Oh I was definitely a fan before Puffs! Growing up, I was about the same age as Harry was each time a new book came out, so I remember feeling like I saw myself reflected in his story as he grew up. That said, I definitely needed a bit of a refresher on some things to make sure I got some of the excellent deep-cut jokes in the script.
What do you love most about playing Cedric?
First of all, it’s hard to beat an entrance where you stand in a spotlight and say your character’s name and then a sweet guitar riff plays underneath you as you high five audience members and jump onto the stage. But more importantly, something that’s really cool about Cedric is that since he’s one of the better-known characters in our show, he gets to be a bit of a guide not only for the other characters, but also for the audiences – welcoming them into our world, helping them understand how it works. He’s an access point for people, and it’s really exciting to help audiences get onboard with our universe early in the show.
If you could be a wizard for a day, what magic spell would you cast?
I think I’d be a bad wizard if I didn’t cast a spell that, say, immediately caused lasting world peace. But if I couldn’t do that, I’d probably cast a spell to make myself awake and excited about the day immediately, as soon as my alarm goes off every morning, instead of groggy and disoriented. So I guess my magic spell would be caffeine?
Puffs offers two kid-friendly performances on weekends. What are the main differences between those and the regular show?
I think there are two main differences — first, we cut out any curse words. And second, without giving too much away, there’s a portion of the show that changes from day to day, and on family-friendly matinees, that portion just makes sure to stay fully appropriate for all ages. But it’s still the same delightful show and experience!
What’s the most important take-away from Puffs that you can relate to in your own life?
I love that Puffs celebrates two things: the inherent value of trying your darnedest; and the inherent value of being a good friend. The Puffs aren’t the most glamorous or showy house, and sometimes they don’t succeed, but the important thing is that they put themselves out there, show up for their friends, and give it their all. That’s been a valuable reminder for my own life.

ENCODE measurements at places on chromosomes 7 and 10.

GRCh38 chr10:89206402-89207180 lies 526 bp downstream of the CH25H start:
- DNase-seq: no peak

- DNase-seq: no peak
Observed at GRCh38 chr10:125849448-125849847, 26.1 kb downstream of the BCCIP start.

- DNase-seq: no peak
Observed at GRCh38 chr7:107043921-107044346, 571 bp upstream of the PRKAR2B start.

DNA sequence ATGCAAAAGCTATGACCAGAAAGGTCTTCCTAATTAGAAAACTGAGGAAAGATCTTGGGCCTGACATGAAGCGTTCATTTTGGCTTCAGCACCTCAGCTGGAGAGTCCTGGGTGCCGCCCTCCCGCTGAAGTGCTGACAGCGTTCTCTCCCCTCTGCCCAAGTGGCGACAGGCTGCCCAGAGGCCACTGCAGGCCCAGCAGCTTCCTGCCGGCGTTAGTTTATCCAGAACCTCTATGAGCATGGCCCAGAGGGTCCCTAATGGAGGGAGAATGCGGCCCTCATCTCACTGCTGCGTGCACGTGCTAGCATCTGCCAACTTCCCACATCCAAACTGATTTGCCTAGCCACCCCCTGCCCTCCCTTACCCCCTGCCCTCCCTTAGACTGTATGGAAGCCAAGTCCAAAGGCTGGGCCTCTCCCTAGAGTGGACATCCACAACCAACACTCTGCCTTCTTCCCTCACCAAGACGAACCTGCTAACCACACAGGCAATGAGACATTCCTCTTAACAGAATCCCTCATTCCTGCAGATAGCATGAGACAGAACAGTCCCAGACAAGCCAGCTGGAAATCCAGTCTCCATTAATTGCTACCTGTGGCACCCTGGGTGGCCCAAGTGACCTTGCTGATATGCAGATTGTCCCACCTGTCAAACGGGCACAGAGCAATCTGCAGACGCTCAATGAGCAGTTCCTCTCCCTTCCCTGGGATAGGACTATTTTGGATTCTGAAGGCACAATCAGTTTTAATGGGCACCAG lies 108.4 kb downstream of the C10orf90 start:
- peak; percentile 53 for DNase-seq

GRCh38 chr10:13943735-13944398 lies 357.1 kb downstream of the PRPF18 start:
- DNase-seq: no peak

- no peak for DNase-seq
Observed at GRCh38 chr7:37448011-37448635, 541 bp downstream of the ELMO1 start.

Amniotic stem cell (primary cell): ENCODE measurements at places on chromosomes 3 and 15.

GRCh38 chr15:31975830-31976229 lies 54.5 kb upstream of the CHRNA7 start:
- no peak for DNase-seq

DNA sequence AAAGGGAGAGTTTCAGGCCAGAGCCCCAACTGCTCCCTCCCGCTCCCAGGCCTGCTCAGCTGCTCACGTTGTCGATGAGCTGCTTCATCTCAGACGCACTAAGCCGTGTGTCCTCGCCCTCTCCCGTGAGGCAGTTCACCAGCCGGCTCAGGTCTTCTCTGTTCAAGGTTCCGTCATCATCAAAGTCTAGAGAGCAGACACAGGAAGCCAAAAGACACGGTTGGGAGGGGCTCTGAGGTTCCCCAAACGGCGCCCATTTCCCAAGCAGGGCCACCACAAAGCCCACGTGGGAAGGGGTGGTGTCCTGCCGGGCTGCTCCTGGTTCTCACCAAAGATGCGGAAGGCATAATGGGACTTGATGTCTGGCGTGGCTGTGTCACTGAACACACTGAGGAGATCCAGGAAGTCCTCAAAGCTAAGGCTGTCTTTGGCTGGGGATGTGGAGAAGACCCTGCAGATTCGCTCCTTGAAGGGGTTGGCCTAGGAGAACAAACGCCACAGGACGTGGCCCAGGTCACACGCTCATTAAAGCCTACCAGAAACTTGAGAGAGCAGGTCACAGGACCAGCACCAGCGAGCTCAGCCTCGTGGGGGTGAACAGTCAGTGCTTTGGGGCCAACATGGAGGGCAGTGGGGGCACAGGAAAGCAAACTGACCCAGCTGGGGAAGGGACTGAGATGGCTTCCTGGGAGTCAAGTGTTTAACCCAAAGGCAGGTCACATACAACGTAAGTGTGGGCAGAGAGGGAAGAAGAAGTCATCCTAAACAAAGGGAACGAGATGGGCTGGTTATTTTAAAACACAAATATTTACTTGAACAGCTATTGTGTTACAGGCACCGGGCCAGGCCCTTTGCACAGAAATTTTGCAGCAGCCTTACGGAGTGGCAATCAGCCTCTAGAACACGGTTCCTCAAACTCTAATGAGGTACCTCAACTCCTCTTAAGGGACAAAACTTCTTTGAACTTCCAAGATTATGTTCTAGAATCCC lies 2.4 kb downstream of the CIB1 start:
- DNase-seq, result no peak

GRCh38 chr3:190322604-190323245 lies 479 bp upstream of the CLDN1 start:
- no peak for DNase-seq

Does your full schedule of eight performances a week allow you enough time to continue doing your own sketch and stand-up comedy and music?
Puffs is definitely a full-time gig, so while I haven’t been able to perform much of my own work since joining the cast, I’m lucky because I’ve still had time to write and to develop other projects on my own time, including some longer-term projects like screenplays and pilots. Hopefully, that’ll give me a bit of a backlog of material to be excited about for when I eventually move on. In the meantime, though, I’m thrilled and grateful to have such a consistent performance schedule, because it’s a rare and exciting thing!
What’s been the single most rewarding experience of your career to date?
One of the first plays I ever did was a show that was slightly more serious than Puffs, and one night after the show, a woman came up to me and told me that my character and performance had reminded her of one her best friends, who had passed on years earlier, and she thanked me for making her think of him. I was floored. It was maybe the first moment I realized the potential of what a piece of theater could mean to an individual person, and it made me want to try to share meaningful experiences like that with as many people as possible over the course of my career.
Many thanks, Keith! I loved your work in Puffs and hope the show continues to pass many more milestones in its Off-Broadway engagement!